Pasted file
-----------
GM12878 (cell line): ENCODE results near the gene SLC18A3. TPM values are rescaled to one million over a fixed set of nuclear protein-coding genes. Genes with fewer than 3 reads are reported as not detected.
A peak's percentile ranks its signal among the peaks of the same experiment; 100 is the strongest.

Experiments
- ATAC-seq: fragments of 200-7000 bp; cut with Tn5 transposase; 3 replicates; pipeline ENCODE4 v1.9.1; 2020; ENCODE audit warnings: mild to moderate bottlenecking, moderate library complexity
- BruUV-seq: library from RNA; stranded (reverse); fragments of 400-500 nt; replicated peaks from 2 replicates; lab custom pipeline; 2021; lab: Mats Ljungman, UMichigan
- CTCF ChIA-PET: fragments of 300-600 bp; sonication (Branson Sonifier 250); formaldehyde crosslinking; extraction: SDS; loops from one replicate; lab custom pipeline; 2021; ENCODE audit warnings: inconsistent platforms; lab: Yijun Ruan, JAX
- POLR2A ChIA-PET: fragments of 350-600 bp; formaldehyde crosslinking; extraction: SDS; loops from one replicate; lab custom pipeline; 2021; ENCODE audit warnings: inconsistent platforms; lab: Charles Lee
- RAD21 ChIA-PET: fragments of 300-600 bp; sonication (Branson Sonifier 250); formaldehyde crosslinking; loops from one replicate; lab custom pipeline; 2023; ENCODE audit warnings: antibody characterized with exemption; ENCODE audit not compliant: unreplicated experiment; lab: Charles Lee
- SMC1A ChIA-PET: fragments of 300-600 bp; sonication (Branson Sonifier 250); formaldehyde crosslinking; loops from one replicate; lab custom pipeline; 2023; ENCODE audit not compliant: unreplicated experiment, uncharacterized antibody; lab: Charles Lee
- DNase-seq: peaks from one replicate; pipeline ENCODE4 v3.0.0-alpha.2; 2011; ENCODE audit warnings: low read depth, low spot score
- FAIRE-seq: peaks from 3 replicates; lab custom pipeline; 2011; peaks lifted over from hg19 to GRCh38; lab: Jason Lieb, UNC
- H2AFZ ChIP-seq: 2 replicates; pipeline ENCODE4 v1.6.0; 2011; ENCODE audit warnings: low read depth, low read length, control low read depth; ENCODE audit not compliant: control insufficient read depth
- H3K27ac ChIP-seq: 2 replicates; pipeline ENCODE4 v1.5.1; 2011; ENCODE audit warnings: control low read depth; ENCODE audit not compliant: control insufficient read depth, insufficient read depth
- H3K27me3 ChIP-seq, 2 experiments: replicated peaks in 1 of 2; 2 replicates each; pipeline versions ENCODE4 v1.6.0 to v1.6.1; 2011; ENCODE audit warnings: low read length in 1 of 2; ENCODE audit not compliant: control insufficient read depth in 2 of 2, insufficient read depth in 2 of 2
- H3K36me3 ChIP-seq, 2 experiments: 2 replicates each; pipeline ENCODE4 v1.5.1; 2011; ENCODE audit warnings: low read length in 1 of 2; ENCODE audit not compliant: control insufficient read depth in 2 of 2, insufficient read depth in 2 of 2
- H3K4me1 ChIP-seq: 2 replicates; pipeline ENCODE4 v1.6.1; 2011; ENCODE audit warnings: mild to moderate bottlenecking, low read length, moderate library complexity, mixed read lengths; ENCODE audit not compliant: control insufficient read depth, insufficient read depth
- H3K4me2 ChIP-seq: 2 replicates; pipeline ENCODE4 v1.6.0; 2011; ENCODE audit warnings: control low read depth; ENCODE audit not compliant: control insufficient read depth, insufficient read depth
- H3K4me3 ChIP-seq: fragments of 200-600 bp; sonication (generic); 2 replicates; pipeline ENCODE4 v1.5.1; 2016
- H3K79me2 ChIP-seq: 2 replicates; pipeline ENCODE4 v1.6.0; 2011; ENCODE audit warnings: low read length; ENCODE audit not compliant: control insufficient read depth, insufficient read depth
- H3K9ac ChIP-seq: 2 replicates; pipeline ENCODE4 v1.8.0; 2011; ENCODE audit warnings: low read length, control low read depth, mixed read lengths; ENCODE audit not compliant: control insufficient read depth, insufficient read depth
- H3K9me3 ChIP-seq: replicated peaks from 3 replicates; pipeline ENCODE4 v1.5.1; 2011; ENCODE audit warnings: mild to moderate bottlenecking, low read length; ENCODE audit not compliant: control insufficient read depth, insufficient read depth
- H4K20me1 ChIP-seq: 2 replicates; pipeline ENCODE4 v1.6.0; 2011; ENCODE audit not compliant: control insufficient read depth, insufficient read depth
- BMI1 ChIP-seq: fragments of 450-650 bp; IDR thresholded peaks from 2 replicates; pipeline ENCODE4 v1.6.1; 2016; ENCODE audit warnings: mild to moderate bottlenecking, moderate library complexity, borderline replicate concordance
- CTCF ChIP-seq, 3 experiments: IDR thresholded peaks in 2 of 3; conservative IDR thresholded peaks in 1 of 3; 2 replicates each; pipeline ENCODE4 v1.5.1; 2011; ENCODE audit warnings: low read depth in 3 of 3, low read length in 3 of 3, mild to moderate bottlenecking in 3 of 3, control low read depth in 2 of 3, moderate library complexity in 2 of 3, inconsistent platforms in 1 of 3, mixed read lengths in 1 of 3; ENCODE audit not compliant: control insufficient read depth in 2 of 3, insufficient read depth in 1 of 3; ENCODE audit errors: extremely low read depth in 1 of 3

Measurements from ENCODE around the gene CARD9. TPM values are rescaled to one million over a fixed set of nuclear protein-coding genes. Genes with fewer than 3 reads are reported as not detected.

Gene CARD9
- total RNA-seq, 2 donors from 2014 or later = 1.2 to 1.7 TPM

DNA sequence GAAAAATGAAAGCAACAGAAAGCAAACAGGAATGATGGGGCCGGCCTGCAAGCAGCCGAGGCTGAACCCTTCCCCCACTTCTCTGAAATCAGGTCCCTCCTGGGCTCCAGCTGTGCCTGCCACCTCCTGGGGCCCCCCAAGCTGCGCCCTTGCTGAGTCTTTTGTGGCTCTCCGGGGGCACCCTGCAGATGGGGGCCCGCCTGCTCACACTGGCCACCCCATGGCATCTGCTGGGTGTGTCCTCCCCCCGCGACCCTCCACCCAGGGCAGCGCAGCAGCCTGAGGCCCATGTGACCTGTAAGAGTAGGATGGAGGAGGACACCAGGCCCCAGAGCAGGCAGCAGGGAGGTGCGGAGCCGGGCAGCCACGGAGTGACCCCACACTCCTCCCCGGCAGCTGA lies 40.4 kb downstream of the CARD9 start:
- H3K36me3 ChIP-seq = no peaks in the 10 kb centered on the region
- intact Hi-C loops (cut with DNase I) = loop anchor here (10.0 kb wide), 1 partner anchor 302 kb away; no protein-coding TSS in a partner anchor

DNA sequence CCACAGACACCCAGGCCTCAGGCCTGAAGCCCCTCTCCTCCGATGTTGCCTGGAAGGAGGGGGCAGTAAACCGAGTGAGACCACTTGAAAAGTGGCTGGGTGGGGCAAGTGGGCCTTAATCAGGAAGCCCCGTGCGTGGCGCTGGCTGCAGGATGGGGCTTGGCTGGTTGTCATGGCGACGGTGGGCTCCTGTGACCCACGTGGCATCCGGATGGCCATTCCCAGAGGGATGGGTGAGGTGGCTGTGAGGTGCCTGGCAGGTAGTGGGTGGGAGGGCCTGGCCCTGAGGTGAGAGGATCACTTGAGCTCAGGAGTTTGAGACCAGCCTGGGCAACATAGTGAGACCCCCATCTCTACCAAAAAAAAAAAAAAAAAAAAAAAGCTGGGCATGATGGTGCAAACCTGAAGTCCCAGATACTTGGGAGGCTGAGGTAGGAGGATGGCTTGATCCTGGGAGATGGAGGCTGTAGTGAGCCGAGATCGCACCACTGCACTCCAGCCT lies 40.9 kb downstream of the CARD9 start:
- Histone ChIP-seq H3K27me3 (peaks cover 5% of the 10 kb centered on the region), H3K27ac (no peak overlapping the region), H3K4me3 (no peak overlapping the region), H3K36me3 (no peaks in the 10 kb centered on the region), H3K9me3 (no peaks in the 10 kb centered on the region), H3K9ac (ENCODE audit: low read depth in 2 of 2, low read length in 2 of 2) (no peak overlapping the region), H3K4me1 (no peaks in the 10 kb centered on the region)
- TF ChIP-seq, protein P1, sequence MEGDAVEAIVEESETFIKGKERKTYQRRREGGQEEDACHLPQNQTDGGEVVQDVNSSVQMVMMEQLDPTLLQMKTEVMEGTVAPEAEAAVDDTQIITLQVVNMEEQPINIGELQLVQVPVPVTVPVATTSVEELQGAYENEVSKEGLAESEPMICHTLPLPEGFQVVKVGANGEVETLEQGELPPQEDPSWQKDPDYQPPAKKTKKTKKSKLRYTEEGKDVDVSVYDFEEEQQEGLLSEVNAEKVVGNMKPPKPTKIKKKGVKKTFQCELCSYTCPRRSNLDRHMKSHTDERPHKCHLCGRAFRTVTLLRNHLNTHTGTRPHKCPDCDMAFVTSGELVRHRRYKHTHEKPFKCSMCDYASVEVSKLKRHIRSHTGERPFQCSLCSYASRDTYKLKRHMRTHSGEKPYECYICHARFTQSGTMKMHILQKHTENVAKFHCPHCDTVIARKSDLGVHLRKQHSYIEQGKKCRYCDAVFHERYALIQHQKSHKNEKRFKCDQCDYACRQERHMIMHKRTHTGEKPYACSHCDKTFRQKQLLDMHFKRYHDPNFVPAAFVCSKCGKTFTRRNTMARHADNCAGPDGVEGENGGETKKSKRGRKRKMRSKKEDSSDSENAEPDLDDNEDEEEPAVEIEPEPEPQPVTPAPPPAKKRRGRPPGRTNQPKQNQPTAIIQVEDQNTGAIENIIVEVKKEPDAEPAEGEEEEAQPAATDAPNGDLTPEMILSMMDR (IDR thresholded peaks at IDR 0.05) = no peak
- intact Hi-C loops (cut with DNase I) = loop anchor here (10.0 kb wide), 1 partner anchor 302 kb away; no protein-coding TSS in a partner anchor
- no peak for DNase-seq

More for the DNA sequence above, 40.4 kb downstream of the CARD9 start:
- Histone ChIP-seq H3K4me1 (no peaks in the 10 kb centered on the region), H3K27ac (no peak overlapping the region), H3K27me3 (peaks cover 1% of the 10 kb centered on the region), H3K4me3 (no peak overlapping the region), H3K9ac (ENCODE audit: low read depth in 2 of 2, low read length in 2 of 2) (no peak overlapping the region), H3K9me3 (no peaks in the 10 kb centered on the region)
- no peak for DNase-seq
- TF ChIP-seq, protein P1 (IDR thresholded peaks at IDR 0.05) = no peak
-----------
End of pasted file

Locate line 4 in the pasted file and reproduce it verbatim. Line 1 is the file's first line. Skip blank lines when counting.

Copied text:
- ATAC-seq: fragments of 200-7000 bp; cut with Tn5 transposase; 3 replicates; pipeline ENCODE4 v1.9.1; 2020; ENCODE audit warnings: mild to moderate bottlenecking, moderate library complexity